Showing posts from June, 2018

Evening on Bridlington harbour

We stayed on the edge of Bridlington for our 4 nights and it was only a short walk to the harbour. So, after a day at Scampston Hall, we decided to visit the harbour in the evening especially as I wanted a photo of the bronze statue I had spotted on the harbour wall. Bridlington is a minor sea fishing port with a working harbour and is well known for its shellfish. It has a mix of small businesses across the manufacturing, retail and service sectors with its prime trade being tourism during the summer months. The origins of the town are uncertain, but archaeological evidence shows habitation in the Bronze Age and in Roman times.  Last ship in for the day?  The bronze sculpture, named The Gansey Girl, has historic and sentimental meaning in that she reflects the fishing history in Bridlington as well as the families in the town. She depicts a young woman sitting on a plinth knitting a gansey, a traditional jumper that contains a rich pattern of symbolism passed down th

Scampston Hall walled garden and estate

Looking for something different to visit in our short stay in Yorkshire, we picked a renowned country house and famous Walled Garden- Scampston Hall.  The Hall was built in the late 1600s for William Hustler. The estate was bought in the 1690s by Sir William St Quintin, 3rd Baronet, who was Receiver General for Ireland and Member of Parliament for Hull. The estate and title were inherited in 1723 by his nephew, also William, who was MP for Thirsk. He married Rebecca Thompson, a wealthy heiress, and was thus able to expand the estate and employ Capability Brown to landscape the park. The serpentine park of about 1.7 square kilometres was laid out first by Charles Bridgeman and later by Lancelot "Capability" Brown in 1772. It includes an unusual iconic "Bridge Building," concealing the end of a sheet of water and closing the view. Unfortunately, on our visit this was covered by sheets of tarpaulin and workmen!  In 1959 Scampston passed to the Legard (or Le Gard) famil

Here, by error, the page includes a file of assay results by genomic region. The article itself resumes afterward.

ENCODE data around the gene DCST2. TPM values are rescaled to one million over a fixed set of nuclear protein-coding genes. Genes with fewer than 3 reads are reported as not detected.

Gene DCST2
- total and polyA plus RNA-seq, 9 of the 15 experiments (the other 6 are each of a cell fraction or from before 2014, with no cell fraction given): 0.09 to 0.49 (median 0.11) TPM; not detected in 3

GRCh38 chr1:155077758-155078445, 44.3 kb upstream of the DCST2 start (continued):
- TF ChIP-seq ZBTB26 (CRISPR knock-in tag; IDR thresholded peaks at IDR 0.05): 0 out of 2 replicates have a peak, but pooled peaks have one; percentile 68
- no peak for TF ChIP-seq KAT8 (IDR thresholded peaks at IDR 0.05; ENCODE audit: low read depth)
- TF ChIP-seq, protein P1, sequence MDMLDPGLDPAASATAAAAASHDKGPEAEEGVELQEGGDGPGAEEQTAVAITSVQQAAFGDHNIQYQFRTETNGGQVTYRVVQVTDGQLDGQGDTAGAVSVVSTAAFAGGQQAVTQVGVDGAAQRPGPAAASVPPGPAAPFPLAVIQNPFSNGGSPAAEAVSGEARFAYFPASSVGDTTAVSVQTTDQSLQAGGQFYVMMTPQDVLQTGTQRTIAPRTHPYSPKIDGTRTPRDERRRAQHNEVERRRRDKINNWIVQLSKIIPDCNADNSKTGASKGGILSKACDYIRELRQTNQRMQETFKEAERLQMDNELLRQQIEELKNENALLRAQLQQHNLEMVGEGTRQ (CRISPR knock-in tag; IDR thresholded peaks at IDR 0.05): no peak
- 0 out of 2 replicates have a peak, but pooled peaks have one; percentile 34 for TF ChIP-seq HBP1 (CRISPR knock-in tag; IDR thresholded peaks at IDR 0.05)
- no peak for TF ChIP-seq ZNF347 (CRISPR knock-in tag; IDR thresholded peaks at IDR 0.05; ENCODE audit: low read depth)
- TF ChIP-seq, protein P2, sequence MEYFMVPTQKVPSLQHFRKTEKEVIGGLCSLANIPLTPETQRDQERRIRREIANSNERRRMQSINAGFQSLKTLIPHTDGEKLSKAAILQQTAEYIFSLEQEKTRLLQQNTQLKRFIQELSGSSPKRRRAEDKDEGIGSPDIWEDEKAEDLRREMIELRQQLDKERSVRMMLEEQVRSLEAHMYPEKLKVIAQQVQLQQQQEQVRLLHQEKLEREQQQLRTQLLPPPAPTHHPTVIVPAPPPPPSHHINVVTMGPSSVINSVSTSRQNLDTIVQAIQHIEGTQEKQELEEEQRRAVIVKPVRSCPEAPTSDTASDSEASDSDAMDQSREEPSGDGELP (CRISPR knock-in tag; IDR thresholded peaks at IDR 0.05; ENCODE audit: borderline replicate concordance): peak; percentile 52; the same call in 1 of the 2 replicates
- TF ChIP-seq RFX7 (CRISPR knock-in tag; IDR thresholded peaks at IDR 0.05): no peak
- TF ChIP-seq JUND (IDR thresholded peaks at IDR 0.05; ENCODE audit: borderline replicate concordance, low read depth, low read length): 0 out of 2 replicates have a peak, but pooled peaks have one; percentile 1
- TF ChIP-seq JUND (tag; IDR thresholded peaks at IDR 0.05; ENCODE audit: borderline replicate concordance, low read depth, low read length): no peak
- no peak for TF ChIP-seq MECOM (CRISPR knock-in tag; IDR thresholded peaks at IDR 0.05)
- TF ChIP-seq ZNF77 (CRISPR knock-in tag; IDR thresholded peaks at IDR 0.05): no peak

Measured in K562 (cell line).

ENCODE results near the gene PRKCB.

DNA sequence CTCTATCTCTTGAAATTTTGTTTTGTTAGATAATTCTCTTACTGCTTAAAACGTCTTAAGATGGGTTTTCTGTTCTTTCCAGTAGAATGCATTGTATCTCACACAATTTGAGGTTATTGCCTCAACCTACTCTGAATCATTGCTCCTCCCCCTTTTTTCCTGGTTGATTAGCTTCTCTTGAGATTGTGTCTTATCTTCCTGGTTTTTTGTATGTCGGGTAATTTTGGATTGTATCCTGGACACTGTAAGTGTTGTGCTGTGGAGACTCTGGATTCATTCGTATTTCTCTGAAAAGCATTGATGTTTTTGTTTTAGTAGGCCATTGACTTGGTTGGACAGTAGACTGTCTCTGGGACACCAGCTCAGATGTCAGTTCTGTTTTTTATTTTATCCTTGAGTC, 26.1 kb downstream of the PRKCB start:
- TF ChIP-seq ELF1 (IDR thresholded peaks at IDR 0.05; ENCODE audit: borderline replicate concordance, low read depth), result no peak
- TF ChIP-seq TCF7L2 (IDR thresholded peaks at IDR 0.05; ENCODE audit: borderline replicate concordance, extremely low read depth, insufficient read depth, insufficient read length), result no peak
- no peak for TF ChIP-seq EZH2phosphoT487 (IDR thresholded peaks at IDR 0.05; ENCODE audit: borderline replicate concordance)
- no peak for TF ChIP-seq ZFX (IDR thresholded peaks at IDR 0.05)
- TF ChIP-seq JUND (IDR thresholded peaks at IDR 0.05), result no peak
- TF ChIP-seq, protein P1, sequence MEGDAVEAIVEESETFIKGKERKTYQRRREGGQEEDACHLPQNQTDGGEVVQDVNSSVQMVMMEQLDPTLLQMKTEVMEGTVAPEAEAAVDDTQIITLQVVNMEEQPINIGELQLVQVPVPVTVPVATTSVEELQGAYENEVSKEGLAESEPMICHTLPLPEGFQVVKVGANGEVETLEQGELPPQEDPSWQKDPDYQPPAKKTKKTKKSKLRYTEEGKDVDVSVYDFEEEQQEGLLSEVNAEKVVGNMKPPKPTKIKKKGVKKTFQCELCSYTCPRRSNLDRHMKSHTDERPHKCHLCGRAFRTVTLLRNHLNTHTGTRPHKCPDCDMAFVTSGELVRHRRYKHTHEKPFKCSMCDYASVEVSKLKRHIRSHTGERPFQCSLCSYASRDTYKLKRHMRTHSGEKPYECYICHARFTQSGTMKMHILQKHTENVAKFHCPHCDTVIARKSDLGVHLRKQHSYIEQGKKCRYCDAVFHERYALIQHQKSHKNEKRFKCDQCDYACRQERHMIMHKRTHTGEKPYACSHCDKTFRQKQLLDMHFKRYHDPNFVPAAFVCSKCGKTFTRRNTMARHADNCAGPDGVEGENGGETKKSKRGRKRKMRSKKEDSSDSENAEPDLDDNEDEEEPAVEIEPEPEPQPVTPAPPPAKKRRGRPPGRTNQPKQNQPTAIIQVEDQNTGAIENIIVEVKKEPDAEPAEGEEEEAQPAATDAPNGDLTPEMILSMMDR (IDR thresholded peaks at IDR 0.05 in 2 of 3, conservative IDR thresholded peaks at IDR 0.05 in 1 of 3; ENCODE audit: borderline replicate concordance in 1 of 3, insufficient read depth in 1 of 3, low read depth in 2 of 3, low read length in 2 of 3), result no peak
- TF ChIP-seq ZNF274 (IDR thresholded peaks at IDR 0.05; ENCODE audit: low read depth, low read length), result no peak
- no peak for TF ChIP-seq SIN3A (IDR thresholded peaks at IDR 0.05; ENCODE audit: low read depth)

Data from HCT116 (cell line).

Birds of Bempton and Flamborough Head

We had wanted to return to Bempton Cliffs in Yorkshire since our previous short visit. So a few days in the area seemed a good idea and Bridlington it was!  We had not had a look at the fishing port of Bridlington, so we were `killing two birds with one stone`, as was often said. We were booked into the Lobster Pot Inn only about 20 min drive from Bempton Cliffs, and this was our first port of call. The Bempton Cliffs reserve, on the spectacular Yorkshire coast, is home to one of the UK's top wildlife spectacles. Around half a million seabirds gather here between March and October to raise a family on towering chalk cliffs which overlook the North Sea.  Read more at RSPB The experience is truly awe inspiring at this time of year and we could recommend this as a must if you are in the area. So to a few images of the birds swooping and diving in front of us!  An adult Gannett Kittiwake Juvenile Gannet of between 2 and 3 years old, according